Aging well: being prepared is key

Aging well: being prepared is key

Preserving one’s autonomy and quality of life as one ages can be challenging. And to put all the chances on your side, it is never too early to prepare.

Prevention: acting on risk factors

American researchers J.W. Rowe and R.L. Khan suggest that aging well is as simple as preventing disease, staying socially active and maintaining our physical and cognitive functions.(1) People can prevent or reduce their 1 risks of chronic diseases or dementia by making changes to their daily lives.

A healthy lifestyle is an important factor in decreasing dementia risks: getting enough good quality sleep, managing stress, balancing your diet, limiting alcohol consumption and avoiding tobacco are common recommendations. Regular physical activity also contributes to the wellbeing of the body and mind.

“High blood pressure, high cholesterol, diabetes and overweight need to be managed. Vascular health is important to prevent heart disease, but it is also a risk factor for Alzheimer’s,” says Dr. Quoc Dinh Nguyen, a geriatrician at Centre Hospitalier de l’Université de Montréal.

Regular social contact contributes to our mental health. It reduces depression and isolation, important risk factors for cognitive decline. Staying curious, continuing to learn, reading, and doing crossword puzzles also help maintain our cognitive functions.

The importance of preserving your senses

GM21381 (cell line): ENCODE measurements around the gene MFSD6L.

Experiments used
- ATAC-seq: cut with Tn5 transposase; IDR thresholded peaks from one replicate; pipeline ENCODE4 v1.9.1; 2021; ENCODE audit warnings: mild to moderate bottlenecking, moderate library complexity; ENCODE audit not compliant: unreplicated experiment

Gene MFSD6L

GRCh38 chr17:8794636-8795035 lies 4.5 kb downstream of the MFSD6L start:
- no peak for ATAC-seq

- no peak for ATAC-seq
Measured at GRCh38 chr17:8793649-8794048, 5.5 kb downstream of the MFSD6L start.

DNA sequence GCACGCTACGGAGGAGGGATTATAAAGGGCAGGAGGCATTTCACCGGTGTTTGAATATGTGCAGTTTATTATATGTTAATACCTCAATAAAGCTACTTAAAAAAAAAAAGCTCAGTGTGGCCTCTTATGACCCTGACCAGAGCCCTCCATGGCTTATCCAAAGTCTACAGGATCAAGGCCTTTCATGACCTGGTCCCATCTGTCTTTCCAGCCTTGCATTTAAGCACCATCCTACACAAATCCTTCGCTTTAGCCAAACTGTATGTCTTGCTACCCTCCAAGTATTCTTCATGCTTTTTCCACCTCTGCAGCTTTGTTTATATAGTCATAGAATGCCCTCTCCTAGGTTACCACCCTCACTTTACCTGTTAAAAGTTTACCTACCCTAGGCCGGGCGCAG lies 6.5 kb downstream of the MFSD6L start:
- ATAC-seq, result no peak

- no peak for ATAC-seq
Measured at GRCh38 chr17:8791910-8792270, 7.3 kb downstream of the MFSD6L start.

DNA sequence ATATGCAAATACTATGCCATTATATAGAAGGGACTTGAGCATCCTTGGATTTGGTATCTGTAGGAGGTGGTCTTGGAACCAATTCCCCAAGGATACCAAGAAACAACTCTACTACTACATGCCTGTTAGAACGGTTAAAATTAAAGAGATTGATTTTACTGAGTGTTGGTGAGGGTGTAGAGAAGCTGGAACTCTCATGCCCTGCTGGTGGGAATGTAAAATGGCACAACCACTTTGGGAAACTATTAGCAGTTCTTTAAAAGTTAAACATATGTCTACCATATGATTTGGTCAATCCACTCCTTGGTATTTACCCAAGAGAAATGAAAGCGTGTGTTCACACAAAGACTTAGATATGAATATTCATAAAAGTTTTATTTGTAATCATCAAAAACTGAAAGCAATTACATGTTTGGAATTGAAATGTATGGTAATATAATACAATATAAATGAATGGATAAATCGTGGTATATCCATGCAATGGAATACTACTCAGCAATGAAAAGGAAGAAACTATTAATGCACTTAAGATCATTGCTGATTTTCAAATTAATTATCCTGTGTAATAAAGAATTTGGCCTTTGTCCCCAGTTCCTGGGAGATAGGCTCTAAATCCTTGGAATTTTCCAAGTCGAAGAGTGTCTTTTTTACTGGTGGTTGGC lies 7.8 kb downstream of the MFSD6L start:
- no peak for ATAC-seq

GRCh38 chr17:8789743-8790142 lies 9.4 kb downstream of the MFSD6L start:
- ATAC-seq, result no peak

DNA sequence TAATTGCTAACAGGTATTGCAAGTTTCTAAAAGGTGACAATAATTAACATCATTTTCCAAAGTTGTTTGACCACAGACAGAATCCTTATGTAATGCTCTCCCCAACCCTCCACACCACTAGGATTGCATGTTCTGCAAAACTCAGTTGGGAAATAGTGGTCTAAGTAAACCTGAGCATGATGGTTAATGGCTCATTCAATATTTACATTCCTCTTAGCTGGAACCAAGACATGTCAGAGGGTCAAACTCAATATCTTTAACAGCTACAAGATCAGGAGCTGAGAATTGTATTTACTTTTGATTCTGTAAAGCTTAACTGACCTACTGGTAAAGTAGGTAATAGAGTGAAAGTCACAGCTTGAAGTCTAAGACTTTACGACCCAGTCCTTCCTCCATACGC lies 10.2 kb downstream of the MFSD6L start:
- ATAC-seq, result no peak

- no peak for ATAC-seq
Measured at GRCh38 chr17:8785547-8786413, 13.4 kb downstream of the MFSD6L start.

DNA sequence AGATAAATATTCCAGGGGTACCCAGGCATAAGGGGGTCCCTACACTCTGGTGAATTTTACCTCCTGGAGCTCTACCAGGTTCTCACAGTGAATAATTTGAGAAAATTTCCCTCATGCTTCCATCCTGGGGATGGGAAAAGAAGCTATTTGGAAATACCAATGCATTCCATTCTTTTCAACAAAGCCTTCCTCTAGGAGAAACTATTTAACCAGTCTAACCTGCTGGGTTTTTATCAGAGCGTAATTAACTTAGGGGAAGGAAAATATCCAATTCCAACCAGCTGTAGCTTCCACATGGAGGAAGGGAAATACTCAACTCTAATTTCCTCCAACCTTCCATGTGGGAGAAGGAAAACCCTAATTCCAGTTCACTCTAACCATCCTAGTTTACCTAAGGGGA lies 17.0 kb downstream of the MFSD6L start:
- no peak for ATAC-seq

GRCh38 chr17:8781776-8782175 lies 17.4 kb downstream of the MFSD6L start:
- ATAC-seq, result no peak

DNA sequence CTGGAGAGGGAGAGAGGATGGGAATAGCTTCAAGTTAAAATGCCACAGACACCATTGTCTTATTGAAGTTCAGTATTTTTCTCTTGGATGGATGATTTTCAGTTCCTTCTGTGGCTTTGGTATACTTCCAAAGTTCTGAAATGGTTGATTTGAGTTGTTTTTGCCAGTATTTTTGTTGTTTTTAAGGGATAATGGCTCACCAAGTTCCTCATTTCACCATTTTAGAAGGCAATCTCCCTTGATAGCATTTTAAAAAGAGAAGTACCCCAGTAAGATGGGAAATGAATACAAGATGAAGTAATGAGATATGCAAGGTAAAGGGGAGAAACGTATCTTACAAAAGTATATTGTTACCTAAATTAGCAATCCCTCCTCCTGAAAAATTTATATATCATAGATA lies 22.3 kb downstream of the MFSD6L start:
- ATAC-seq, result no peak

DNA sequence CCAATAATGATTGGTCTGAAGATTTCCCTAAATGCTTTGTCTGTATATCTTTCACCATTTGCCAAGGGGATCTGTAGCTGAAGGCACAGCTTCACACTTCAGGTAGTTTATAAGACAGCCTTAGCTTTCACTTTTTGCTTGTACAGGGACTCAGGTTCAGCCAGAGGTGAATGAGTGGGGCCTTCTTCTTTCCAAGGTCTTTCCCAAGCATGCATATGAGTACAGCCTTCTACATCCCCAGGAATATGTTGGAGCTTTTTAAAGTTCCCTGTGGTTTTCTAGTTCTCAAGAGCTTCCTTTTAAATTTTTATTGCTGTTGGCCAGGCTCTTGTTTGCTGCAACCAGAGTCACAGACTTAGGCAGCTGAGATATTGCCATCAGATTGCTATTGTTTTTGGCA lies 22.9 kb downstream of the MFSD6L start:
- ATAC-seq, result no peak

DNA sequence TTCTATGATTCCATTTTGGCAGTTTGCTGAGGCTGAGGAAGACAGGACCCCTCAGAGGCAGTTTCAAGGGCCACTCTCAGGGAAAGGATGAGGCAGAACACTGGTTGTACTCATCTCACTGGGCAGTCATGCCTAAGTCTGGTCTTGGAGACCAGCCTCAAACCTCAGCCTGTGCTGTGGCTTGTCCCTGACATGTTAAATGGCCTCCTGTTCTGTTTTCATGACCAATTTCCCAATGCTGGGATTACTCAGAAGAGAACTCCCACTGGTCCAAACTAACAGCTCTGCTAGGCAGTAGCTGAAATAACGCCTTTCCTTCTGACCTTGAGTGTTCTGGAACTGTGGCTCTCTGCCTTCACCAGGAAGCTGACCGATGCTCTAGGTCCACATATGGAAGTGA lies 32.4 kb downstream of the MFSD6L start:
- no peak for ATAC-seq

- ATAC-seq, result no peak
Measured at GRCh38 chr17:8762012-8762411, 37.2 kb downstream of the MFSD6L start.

Visual acuity and hearing decrease with age. These changes have a direct impact on daily activities, such as reading or driving. In the long term, vision or hearing increases the risk of falling and undermines our quality of life, makes communication more difficult and reduces adaptation to aging. “And when other health problems arise, it is more difficult to put coping strategies in place when the person has difficulty hearing instructions or cannot read the dosage, for example,” explains Mary Soueidan, an occupational therapist in Montreal.

There are many solutions for hearing and vision loss. Consulting a health care professional as soon as you notice a change can help avoid complications and facilitate adaptation.

Aging brings changes of varying intensity. Prevention is the key to reducing risk factors, contributing to adaptation and, above all, maintaining quality of life and independence for as long as possible.

(1)John W. Rowe, MD, Robert L. Kahn, PhD, Successful Aging, The Gerontologist, Volume 37, 1 Issue 4, August 1997, Pages 433–440,

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